Many loaded guns are lying on the political table today: an override clause; curtailment of the High Court’s power of administrative review of government actions; a change in the mechanism for selecting judges; and a downgrade of the attorney general’s status. Even if only some of these steps are actually taken, Israel will be left without any effective checks and balances on the political majority, and the coalition will have absolute power.
Some argue that such moves would actually strengthen “democracy” by enhancing the majority’s capacity to govern. However, this idea is based, on a distorted notion of democracy, which sees majority rule as its sole component, with no protection of minorities, no checks and balances, no separation of powers, and even without the rule of law and an independent judiciary. This is a very hollow concept of democracy, reduced to nothing more than a procedure: elections, after which the majority is free to do as it pleases, and any obstacle in its path is “anti-democratic.” In effect, this idea does not prevail in any democracy today: all of them make use of various checks and balances on the majority’s power — most of which do not exist in Israel (such as an upper house of parliament, an entrenched constitution, acceptance of the authority of international courts, regional elections, a president who can veto legislation, and so on).
But even if we accept the view that majority rule is the be-all and end-all of democracy, the claim is not persuasive. There is no real distinction between substantive democracy and procedural democracy, since absolute power is precisely that: absolute. There is no reason to assume that it would be wielded only to execute policies that might infringe on rights such as freedom of religion, equality, or liberty. It could also be utilized to undermine the democratic process itself and guarantee that the current majority remains in power (such as by amending election laws). This is not a matter of theory; this is what has actually happened in Hungary and Poland.
We must remember that elections are only the culmination of a long process aimed at determining what the majority wants. For elections to truly reflect majority opinion, there must be freedom of expression, so that people can be exposed to different opinions, and decide which they prefer. But if certain ideas are stifled, whether among individuals or in the mass media, academia, or the schools — how will we be able to speak about a genuine “majority decision?” How can people be persuaded in one direction or another if freedom of protest or freedom to establish an NGO, is restricted, or if limits are imposed on launching a political party or a new publication? In Israel, the Knesset has consistently demonstrated that it has no intention of keeping its hands off the electoral process. For example, many bills have been submitted to block the High Court from reviewing the disqualification of party lists. Even freedom of expression is at risk: dozens of bills have been filed that would bar criticism of the authorities, in one way or another. It is most likely that laws of this nature would be struck down by the Supreme Court. But in the era of an override clause, all such court rulings would only have the status of a recommendation which the parliamentary majority could override with a simple majority, leaving the road open for it to stifle opinions and manipulate election laws in order to benefit the party in power.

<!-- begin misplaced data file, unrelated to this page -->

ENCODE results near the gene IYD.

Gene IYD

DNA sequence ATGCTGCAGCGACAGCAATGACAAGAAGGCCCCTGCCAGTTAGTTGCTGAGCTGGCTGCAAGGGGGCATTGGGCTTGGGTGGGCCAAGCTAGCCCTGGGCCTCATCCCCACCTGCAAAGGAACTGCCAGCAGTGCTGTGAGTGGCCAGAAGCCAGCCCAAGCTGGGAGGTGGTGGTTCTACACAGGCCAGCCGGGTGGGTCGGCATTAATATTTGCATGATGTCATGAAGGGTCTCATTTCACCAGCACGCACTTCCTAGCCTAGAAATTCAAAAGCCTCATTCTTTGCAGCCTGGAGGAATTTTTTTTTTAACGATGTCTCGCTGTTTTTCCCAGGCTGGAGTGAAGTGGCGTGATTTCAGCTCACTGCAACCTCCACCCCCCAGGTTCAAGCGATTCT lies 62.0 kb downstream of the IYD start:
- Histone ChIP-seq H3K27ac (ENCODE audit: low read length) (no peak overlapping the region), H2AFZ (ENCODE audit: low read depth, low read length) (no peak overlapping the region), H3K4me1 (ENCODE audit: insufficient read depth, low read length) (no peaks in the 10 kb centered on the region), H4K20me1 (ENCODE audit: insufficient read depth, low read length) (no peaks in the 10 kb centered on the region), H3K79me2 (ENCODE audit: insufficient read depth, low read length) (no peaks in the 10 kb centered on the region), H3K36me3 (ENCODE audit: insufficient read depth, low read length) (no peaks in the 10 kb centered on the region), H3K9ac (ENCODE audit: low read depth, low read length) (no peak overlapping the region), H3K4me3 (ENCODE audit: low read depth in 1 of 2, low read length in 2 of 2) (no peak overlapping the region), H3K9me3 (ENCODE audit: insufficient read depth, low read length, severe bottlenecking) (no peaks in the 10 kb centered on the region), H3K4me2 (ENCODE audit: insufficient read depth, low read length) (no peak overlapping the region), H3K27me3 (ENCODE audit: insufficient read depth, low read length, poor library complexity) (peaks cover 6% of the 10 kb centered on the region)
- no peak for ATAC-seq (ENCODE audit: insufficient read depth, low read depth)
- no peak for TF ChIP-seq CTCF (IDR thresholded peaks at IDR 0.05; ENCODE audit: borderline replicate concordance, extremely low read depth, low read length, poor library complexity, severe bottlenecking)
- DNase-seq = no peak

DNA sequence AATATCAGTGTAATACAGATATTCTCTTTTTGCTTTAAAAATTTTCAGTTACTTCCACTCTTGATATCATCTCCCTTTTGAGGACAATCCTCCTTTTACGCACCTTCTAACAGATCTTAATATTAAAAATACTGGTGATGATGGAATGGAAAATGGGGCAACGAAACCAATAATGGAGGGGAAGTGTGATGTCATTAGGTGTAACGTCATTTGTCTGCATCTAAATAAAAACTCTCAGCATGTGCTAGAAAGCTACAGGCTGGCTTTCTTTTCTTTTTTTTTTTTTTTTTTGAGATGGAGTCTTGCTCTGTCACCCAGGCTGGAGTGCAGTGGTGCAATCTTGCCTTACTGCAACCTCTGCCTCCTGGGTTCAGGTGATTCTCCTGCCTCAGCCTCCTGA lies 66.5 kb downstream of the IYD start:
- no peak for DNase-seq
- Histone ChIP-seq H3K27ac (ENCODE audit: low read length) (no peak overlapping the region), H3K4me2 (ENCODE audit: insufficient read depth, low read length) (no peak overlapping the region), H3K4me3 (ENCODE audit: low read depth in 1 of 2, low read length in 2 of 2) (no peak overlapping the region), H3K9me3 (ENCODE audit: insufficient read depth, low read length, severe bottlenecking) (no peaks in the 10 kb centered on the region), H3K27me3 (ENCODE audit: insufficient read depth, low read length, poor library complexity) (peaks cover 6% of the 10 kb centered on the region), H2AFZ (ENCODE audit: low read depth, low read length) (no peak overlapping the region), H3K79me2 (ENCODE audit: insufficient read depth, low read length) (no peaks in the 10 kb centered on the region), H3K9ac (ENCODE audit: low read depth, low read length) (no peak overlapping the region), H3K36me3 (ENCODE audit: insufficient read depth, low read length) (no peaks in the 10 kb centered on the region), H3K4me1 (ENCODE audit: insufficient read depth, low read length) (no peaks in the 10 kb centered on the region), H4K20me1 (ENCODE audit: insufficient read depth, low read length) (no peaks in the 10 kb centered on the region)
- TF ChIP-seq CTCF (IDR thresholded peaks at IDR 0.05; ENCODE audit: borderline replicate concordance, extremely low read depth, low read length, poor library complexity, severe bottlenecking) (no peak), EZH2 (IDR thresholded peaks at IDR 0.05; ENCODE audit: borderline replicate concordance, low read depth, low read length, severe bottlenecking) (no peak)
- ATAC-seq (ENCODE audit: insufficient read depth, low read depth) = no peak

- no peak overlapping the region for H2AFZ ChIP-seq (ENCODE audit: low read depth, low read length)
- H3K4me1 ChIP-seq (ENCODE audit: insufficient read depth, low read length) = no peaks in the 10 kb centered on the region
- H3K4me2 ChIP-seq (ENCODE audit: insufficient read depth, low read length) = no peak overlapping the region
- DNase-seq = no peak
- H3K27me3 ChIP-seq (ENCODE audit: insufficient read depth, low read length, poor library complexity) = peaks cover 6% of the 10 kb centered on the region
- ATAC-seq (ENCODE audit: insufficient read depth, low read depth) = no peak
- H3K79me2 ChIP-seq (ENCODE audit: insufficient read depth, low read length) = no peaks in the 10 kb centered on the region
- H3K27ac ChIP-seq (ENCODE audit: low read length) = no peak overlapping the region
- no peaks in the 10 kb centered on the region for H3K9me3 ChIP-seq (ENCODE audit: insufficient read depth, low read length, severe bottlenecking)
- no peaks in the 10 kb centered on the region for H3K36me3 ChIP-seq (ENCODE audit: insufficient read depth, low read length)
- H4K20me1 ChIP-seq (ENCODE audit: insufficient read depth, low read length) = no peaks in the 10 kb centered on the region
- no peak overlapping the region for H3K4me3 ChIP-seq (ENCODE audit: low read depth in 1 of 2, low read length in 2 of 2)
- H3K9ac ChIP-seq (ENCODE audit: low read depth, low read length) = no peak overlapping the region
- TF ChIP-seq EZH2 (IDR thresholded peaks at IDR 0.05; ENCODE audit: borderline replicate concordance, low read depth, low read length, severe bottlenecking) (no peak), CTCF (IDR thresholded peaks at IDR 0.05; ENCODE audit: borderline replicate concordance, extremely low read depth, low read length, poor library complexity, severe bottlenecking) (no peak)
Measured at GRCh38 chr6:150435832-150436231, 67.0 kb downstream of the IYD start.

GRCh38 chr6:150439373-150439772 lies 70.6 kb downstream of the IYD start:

What this means is that an override clause and all the associated reforms geared to blocking any restraint on those in power is not only a threat to substantive democracy, but also to democracy- by any definition. Without the rule of law, without an institution that protects freedom of expression and prevents abusive changes to the basic rules, there is a clear and present danger. The optimistic hope that the majority would not take advantage of its power to perpetuate its rule is akin to leaving the cream to be guarded by 61 cats. The temptation is just too strong.